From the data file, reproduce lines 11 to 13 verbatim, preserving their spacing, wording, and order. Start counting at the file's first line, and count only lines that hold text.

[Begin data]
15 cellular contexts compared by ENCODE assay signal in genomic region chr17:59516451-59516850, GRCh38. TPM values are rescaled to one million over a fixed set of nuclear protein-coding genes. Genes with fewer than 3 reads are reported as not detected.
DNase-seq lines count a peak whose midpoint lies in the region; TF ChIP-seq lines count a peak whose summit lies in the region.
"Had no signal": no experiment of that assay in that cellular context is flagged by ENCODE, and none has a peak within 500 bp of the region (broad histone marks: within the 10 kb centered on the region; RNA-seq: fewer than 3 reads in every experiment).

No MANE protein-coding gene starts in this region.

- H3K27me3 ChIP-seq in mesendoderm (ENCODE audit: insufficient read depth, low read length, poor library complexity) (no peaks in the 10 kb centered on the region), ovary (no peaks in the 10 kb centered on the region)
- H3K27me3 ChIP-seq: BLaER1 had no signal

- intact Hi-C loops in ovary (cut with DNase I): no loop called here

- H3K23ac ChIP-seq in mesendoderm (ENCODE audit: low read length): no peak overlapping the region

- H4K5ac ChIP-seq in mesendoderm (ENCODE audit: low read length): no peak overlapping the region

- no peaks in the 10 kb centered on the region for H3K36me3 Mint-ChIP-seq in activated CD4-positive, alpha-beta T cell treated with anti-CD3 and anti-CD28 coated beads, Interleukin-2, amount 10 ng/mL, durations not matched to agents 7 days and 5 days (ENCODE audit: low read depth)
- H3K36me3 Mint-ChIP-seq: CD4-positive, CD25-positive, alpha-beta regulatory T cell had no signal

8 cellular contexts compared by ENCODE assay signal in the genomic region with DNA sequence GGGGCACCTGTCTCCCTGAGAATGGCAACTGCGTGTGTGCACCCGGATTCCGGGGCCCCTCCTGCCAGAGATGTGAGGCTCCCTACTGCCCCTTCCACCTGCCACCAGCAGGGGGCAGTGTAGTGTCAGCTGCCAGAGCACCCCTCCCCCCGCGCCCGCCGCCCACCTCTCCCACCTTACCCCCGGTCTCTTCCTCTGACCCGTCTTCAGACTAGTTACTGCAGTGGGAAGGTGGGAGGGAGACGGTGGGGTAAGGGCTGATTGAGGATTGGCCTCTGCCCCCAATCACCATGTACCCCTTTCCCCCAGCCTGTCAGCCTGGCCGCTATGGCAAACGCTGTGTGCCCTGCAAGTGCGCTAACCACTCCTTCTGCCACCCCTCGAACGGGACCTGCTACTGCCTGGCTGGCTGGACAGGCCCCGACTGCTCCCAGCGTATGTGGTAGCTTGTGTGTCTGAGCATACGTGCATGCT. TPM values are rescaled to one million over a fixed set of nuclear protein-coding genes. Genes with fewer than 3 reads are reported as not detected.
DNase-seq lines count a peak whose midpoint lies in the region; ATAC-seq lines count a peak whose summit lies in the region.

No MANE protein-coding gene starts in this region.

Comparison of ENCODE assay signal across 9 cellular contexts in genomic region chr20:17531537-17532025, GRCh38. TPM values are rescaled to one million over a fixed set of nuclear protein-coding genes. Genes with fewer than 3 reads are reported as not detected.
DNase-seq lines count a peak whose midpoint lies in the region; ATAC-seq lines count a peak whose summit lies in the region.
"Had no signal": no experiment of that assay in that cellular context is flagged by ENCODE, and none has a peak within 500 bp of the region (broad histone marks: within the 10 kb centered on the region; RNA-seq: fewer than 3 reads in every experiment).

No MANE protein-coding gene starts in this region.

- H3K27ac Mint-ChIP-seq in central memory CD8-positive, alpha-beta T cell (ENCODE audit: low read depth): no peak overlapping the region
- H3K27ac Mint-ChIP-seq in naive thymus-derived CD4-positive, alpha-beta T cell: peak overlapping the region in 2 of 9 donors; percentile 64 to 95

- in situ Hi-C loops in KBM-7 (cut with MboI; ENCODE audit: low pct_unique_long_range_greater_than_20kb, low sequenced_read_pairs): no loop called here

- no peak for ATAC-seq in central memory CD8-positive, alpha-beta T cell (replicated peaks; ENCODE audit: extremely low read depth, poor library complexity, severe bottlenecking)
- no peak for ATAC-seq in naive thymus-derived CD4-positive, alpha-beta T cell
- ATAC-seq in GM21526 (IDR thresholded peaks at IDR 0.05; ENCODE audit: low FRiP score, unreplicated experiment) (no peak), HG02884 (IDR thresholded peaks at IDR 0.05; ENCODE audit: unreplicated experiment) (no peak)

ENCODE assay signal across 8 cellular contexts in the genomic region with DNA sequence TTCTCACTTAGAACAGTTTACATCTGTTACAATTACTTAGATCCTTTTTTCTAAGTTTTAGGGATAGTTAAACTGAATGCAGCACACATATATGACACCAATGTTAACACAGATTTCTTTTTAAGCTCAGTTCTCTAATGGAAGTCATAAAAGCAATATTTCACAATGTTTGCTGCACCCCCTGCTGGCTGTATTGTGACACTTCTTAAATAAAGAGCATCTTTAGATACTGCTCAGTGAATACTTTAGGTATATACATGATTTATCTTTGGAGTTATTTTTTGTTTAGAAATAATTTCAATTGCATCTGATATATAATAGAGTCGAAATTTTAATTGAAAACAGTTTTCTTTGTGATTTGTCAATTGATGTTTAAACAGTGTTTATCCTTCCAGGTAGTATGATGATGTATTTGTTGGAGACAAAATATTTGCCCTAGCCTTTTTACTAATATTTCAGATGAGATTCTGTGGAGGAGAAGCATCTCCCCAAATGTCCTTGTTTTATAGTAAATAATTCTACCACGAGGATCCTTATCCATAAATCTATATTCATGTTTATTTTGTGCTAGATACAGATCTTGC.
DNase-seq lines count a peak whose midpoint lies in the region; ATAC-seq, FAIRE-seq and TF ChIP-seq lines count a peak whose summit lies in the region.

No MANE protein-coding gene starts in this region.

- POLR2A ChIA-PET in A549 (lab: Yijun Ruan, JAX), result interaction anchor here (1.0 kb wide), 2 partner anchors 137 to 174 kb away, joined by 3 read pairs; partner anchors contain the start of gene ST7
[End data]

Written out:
- H3K36me3 Mint-ChIP-seq: CD4-positive, CD25-positive, alpha-beta regulatory T cell had no signal

8 cellular contexts compared by ENCODE assay signal in the genomic region with DNA sequence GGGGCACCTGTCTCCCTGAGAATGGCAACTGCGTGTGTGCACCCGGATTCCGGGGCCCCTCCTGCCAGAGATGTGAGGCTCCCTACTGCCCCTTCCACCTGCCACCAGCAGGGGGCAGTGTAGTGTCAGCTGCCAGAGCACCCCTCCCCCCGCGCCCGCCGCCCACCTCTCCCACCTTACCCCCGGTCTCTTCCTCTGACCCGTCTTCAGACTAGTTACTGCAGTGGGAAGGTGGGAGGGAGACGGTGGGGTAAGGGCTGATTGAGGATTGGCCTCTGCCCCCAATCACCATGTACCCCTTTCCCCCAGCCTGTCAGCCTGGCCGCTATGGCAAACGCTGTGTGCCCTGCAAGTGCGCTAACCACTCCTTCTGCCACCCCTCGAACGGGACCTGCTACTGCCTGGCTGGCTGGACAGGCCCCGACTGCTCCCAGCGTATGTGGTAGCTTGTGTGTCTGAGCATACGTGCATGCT. TPM values are rescaled to one million over a fixed set of nuclear protein-coding genes. Genes with fewer than 3 reads are reported as not detected.
DNase-seq lines count a peak whose midpoint lies in the region; ATAC-seq lines count a peak whose summit lies in the region.